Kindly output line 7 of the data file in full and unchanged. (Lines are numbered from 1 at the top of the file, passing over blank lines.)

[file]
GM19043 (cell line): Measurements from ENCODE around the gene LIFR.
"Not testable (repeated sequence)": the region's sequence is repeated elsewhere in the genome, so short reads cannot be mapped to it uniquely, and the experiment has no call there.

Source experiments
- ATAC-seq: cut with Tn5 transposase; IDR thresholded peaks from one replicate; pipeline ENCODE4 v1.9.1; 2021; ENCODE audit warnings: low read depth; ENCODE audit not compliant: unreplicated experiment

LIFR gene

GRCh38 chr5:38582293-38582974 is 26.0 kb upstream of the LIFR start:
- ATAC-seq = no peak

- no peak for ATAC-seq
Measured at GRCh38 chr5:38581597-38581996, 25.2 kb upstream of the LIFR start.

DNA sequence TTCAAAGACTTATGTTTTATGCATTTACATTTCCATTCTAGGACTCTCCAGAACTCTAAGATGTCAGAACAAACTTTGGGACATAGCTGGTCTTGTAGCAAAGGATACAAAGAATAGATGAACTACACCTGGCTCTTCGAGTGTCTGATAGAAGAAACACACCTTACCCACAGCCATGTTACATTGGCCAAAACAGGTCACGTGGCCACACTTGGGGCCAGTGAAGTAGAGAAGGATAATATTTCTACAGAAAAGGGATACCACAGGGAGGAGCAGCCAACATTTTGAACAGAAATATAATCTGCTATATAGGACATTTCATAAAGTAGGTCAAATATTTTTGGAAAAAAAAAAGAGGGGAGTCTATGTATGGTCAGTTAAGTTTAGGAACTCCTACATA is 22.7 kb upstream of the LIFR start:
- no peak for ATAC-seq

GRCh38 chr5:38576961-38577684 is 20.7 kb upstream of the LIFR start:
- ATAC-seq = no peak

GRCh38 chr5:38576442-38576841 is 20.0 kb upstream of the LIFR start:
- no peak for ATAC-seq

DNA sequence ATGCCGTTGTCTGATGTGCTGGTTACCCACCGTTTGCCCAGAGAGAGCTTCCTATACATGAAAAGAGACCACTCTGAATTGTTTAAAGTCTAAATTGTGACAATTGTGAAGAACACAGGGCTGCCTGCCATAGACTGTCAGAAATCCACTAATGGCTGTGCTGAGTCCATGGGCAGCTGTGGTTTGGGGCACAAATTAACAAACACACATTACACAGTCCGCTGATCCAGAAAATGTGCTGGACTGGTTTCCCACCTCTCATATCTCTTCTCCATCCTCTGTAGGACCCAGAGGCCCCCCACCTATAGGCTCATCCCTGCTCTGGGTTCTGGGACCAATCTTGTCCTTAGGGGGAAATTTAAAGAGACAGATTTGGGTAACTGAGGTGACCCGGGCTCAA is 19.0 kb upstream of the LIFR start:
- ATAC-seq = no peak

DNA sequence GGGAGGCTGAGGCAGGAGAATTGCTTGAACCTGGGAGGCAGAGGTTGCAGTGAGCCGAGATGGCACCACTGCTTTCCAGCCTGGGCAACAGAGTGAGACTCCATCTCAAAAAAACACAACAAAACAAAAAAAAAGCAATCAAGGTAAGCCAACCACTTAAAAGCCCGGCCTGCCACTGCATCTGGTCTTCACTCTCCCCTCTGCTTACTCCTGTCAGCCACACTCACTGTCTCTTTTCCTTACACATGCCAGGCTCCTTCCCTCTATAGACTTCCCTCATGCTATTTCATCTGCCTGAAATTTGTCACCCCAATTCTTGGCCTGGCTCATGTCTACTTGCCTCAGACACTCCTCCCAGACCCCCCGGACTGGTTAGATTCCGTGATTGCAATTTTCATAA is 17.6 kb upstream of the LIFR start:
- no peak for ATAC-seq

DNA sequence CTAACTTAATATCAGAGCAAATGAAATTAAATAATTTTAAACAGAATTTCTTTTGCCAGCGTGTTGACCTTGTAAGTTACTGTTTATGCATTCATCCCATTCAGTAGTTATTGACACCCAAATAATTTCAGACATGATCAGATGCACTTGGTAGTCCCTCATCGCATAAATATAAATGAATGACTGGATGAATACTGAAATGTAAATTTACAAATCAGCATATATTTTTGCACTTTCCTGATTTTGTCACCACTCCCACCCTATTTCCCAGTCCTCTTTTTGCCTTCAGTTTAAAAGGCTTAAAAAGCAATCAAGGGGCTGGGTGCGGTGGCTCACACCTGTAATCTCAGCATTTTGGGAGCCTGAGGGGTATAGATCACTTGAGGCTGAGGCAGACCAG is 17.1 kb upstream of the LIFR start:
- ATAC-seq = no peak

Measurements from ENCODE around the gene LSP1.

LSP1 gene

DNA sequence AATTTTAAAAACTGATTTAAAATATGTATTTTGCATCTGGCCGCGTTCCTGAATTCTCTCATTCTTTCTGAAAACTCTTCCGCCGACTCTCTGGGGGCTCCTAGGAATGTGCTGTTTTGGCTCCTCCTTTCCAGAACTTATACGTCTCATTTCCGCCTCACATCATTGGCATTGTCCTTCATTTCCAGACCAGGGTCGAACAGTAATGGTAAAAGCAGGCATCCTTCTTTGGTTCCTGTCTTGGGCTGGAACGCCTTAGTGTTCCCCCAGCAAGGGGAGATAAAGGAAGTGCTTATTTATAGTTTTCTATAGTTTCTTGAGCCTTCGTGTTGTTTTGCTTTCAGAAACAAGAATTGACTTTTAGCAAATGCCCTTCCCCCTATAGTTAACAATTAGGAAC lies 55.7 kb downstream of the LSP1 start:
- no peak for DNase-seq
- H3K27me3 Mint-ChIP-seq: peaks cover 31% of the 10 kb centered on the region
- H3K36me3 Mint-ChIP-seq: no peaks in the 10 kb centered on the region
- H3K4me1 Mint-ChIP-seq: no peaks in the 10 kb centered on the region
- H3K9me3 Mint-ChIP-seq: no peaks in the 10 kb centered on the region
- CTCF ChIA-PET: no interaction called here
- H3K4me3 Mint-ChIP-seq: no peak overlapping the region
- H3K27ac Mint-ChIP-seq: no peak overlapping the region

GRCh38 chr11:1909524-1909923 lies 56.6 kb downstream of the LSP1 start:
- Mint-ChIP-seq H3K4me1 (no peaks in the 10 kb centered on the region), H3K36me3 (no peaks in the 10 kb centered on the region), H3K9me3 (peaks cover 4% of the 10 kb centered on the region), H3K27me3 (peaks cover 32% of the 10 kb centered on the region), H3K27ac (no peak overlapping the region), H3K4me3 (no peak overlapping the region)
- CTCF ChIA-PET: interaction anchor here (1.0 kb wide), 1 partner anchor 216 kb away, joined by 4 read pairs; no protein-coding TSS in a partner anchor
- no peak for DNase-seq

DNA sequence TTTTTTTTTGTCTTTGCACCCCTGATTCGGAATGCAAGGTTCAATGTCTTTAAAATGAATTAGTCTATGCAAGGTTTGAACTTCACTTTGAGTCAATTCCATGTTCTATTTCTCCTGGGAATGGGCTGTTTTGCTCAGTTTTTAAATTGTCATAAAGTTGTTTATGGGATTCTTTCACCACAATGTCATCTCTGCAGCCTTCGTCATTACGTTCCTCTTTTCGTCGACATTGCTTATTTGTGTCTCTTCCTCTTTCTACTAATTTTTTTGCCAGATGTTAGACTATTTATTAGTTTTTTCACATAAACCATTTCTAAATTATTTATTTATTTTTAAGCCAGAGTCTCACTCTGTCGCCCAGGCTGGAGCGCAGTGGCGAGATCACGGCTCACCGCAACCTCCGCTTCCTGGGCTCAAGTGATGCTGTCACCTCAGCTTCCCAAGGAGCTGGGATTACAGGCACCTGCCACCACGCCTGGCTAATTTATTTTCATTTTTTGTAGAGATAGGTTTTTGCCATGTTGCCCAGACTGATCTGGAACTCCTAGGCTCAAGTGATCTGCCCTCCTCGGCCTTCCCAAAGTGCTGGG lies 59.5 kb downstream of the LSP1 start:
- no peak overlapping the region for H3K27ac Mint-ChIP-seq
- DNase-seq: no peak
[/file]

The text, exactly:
- ATAC-seq = no peak